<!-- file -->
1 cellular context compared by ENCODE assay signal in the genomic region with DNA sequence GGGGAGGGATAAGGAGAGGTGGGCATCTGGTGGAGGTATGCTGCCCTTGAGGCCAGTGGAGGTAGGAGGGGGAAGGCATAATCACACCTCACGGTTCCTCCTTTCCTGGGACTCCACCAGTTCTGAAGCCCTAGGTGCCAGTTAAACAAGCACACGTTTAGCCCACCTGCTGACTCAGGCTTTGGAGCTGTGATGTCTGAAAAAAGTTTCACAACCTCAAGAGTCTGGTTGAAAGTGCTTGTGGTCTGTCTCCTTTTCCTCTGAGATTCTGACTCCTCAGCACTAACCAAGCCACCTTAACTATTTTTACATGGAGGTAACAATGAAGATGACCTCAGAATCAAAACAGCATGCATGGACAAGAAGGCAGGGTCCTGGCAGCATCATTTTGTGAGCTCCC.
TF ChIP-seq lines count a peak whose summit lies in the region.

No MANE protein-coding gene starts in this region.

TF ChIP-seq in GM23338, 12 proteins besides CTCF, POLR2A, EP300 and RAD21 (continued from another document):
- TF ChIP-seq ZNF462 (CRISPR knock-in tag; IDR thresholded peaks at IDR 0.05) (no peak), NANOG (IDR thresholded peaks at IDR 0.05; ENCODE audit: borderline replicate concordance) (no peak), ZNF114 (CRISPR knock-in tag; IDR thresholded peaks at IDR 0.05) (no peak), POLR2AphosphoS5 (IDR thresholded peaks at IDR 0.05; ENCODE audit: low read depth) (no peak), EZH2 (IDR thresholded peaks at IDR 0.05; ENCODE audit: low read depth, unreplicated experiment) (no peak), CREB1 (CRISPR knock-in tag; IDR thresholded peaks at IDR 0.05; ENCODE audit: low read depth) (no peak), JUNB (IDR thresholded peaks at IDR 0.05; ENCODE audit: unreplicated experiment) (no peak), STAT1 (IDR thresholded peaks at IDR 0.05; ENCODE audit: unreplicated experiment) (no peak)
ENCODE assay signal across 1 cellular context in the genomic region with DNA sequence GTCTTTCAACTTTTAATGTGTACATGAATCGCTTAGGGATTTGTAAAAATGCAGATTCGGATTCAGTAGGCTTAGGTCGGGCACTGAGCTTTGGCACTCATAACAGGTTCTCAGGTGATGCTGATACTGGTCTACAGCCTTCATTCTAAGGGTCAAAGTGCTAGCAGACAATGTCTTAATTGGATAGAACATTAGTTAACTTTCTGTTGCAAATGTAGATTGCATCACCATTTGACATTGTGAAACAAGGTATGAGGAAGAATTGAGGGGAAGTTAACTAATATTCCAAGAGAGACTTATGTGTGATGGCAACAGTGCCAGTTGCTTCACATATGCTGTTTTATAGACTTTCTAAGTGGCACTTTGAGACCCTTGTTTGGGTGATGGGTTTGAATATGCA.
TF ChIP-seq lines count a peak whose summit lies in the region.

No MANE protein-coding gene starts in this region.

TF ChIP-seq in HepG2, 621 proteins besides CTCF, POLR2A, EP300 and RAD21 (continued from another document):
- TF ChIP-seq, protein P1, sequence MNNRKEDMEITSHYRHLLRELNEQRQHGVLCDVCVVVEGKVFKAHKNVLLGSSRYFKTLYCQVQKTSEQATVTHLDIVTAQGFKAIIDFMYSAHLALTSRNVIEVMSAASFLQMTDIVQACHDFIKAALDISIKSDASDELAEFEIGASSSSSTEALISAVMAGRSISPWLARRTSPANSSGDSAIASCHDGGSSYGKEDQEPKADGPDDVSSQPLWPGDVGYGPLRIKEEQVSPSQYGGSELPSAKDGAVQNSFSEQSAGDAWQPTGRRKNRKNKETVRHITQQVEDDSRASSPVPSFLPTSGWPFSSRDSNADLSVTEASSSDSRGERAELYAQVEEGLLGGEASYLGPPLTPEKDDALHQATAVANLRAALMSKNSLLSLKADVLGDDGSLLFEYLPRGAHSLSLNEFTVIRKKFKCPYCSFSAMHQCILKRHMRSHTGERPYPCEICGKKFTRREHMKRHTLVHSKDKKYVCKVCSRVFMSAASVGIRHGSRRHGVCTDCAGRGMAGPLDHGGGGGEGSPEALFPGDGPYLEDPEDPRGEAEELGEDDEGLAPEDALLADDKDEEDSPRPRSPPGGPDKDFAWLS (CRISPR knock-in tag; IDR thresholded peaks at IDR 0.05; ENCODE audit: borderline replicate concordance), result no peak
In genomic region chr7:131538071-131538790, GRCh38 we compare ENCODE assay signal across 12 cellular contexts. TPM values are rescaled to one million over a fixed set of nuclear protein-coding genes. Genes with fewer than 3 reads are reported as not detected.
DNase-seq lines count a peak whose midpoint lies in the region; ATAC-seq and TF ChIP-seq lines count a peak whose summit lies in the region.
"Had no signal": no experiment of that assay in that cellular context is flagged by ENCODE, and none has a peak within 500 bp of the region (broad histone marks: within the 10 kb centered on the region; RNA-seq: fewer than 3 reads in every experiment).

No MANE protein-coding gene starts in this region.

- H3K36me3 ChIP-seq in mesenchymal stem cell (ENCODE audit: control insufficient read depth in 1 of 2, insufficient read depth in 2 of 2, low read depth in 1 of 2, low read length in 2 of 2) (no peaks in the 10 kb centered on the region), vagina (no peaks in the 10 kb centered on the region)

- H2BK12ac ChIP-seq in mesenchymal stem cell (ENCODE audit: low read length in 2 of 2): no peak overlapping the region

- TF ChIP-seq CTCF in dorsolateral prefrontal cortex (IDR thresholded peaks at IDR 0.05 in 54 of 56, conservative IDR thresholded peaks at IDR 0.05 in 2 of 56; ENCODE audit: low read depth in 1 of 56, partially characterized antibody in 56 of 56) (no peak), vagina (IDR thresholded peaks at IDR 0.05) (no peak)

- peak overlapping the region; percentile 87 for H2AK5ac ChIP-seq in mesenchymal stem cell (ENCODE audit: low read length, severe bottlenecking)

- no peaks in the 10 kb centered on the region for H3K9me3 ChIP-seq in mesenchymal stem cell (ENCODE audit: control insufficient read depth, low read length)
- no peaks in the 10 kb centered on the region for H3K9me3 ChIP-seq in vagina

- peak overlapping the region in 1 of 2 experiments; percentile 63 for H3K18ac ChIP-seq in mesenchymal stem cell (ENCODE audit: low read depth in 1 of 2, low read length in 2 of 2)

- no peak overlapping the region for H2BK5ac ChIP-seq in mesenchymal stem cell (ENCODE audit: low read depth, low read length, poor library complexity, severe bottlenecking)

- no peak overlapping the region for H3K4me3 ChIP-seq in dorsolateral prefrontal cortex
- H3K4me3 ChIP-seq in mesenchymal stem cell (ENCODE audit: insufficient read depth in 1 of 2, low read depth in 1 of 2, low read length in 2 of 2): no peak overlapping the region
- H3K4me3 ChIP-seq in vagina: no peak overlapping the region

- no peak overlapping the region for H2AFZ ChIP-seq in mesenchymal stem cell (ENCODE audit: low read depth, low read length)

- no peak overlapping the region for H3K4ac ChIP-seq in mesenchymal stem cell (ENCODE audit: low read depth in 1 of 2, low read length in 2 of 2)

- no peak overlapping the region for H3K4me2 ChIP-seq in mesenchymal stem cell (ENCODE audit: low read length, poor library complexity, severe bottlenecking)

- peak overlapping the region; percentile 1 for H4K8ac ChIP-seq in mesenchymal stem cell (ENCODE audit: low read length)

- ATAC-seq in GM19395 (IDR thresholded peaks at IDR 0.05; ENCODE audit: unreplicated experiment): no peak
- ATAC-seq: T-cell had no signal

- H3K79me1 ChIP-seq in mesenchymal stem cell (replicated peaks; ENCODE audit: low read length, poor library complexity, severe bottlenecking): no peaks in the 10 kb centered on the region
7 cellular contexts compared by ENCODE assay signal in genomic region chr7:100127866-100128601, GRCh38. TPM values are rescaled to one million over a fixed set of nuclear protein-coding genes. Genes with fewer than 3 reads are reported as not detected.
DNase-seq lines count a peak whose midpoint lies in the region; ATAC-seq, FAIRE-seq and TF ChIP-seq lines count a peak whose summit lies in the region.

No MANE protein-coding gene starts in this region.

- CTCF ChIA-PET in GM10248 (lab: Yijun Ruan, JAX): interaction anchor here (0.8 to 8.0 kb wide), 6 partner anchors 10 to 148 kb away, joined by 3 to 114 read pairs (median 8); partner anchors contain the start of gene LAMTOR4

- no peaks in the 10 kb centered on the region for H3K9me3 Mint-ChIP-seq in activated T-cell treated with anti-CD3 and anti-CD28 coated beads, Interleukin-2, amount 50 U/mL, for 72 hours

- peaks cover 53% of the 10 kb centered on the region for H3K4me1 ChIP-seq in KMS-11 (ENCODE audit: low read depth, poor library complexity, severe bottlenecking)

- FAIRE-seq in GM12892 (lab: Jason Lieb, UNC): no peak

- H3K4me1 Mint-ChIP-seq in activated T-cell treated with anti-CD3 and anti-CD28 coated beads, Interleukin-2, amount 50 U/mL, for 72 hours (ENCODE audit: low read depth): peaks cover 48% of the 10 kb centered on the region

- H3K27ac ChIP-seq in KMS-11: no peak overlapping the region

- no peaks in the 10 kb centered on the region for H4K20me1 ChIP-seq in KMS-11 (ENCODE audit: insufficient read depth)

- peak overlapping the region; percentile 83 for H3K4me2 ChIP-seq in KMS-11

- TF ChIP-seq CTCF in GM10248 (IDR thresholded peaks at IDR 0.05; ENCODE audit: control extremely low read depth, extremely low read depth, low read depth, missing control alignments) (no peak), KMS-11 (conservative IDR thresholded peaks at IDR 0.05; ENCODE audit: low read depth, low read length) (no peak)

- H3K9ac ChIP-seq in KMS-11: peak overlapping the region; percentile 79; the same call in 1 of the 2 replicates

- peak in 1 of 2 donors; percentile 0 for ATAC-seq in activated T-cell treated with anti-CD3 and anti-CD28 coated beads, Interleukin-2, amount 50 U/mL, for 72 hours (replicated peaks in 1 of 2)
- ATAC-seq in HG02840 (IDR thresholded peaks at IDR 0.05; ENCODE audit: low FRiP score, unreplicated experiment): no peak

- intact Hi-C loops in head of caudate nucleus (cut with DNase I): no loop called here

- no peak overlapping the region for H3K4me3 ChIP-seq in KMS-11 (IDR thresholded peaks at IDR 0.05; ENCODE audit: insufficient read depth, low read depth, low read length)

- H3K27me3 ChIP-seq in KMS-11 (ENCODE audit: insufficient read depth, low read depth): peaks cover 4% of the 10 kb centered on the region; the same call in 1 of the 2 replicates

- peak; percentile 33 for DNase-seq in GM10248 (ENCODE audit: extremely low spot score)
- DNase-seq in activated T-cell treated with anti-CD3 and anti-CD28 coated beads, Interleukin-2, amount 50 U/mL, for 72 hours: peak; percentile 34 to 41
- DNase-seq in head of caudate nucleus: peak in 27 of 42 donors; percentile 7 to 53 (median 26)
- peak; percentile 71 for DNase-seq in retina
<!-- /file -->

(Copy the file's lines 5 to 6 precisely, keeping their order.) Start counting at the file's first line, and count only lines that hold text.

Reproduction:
- TF ChIP-seq ZNF462 (CRISPR knock-in tag; IDR thresholded peaks at IDR 0.05) (no peak), NANOG (IDR thresholded peaks at IDR 0.05; ENCODE audit: borderline replicate concordance) (no peak), ZNF114 (CRISPR knock-in tag; IDR thresholded peaks at IDR 0.05) (no peak), POLR2AphosphoS5 (IDR thresholded peaks at IDR 0.05; ENCODE audit: low read depth) (no peak), EZH2 (IDR thresholded peaks at IDR 0.05; ENCODE audit: low read depth, unreplicated experiment) (no peak), CREB1 (CRISPR knock-in tag; IDR thresholded peaks at IDR 0.05; ENCODE audit: low read depth) (no peak), JUNB (IDR thresholded peaks at IDR 0.05; ENCODE audit: unreplicated experiment) (no peak), STAT1 (IDR thresholded peaks at IDR 0.05; ENCODE audit: unreplicated experiment) (no peak)
ENCODE assay signal across 1 cellular context in the genomic region with DNA sequence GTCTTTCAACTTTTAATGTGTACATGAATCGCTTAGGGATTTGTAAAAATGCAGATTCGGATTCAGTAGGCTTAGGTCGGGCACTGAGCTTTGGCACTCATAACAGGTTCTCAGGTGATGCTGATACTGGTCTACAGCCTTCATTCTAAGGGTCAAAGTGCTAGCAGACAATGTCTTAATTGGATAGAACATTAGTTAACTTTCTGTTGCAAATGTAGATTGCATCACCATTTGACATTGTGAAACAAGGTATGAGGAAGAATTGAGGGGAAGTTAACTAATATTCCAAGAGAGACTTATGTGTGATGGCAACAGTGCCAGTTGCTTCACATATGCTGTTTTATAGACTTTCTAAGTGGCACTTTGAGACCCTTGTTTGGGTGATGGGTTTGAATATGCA.